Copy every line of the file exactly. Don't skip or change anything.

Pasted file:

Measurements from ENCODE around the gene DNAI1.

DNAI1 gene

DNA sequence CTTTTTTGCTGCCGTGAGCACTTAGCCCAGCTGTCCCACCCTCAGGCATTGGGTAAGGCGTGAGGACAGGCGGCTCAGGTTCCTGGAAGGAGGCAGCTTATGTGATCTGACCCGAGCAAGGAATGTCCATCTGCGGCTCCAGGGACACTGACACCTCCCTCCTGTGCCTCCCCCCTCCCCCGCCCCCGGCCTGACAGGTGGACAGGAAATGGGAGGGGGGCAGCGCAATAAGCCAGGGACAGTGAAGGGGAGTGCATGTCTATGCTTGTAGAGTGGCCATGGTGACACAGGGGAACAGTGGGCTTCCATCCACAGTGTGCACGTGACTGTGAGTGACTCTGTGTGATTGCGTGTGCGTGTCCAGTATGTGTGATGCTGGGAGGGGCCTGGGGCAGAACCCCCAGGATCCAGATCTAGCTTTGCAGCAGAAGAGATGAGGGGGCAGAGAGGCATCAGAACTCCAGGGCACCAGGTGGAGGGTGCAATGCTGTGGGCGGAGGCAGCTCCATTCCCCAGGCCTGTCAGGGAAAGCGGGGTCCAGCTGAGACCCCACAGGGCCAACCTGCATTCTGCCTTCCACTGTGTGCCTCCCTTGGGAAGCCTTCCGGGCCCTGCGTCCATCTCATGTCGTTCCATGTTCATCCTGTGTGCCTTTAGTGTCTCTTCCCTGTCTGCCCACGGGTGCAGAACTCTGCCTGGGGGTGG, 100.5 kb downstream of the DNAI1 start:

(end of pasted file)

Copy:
Measurements from ENCODE around the gene DNAI1.

DNAI1 gene

DNA sequence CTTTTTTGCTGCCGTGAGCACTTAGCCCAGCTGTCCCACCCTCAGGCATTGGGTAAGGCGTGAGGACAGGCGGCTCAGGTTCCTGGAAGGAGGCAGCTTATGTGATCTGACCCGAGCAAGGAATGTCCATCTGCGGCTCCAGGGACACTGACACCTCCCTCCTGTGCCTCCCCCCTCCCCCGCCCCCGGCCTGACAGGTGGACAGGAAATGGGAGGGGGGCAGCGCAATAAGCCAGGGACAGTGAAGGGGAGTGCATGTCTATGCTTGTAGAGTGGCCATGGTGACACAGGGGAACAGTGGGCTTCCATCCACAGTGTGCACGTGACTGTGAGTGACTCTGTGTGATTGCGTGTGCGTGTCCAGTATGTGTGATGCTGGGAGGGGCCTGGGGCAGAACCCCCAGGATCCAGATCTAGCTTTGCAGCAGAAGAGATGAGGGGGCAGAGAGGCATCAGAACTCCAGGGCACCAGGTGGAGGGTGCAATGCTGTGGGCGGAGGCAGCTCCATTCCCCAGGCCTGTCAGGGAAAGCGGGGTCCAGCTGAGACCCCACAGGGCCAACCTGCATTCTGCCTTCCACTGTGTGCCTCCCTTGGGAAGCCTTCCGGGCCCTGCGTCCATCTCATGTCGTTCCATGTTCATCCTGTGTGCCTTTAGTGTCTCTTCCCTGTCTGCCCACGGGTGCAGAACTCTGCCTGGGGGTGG, 100.5 kb downstream of the DNAI1 start: